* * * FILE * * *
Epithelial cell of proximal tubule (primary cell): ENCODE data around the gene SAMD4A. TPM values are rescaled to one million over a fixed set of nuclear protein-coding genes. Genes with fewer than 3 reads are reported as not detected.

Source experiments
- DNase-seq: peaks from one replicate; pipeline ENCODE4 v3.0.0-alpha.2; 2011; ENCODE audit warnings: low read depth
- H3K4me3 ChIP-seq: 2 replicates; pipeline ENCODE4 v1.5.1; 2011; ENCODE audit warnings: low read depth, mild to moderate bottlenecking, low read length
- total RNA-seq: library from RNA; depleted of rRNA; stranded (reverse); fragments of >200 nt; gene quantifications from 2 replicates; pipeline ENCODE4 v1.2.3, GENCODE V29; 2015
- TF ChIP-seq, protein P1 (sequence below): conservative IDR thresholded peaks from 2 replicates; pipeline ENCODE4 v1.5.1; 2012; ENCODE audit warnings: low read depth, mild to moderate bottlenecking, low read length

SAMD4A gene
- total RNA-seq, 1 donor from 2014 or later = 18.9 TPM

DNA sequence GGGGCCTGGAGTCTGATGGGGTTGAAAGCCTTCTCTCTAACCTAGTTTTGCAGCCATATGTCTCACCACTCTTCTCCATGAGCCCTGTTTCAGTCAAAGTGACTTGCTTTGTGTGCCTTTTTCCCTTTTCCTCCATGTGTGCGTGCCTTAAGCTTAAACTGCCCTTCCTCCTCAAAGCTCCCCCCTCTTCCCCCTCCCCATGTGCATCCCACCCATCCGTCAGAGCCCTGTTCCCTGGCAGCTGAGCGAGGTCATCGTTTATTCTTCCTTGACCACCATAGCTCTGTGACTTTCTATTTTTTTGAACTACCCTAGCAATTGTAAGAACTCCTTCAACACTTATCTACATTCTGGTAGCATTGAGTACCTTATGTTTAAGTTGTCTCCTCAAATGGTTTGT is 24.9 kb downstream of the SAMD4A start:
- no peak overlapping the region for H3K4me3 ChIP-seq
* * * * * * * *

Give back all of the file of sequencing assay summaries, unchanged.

Epithelial cell of proximal tubule (primary cell): ENCODE data around the gene SAMD4A. TPM values are rescaled to one million over a fixed set of nuclear protein-coding genes. Genes with fewer than 3 reads are reported as not detected.

Source experiments
- DNase-seq: peaks from one replicate; pipeline ENCODE4 v3.0.0-alpha.2; 2011; ENCODE audit warnings: low read depth
- H3K4me3 ChIP-seq: 2 replicates; pipeline ENCODE4 v1.5.1; 2011; ENCODE audit warnings: low read depth, mild to moderate bottlenecking, low read length
- total RNA-seq: library from RNA; depleted of rRNA; stranded (reverse); fragments of >200 nt; gene quantifications from 2 replicates; pipeline ENCODE4 v1.2.3, GENCODE V29; 2015
- TF ChIP-seq, protein P1 (sequence below): conservative IDR thresholded peaks from 2 replicates; pipeline ENCODE4 v1.5.1; 2012; ENCODE audit warnings: low read depth, mild to moderate bottlenecking, low read length

SAMD4A gene
- total RNA-seq, 1 donor from 2014 or later = 18.9 TPM

DNA sequence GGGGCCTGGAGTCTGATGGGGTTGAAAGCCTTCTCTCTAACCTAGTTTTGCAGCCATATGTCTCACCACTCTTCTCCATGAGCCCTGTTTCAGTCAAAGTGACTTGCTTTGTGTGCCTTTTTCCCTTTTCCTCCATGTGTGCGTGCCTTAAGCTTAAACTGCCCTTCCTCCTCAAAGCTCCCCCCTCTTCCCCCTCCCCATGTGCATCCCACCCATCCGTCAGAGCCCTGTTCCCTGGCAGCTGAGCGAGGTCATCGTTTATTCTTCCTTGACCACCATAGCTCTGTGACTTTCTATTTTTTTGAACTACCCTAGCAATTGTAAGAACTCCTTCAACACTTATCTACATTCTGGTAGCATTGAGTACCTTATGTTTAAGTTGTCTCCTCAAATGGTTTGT is 24.9 kb downstream of the SAMD4A start:
- no peak overlapping the region for H3K4me3 ChIP-seq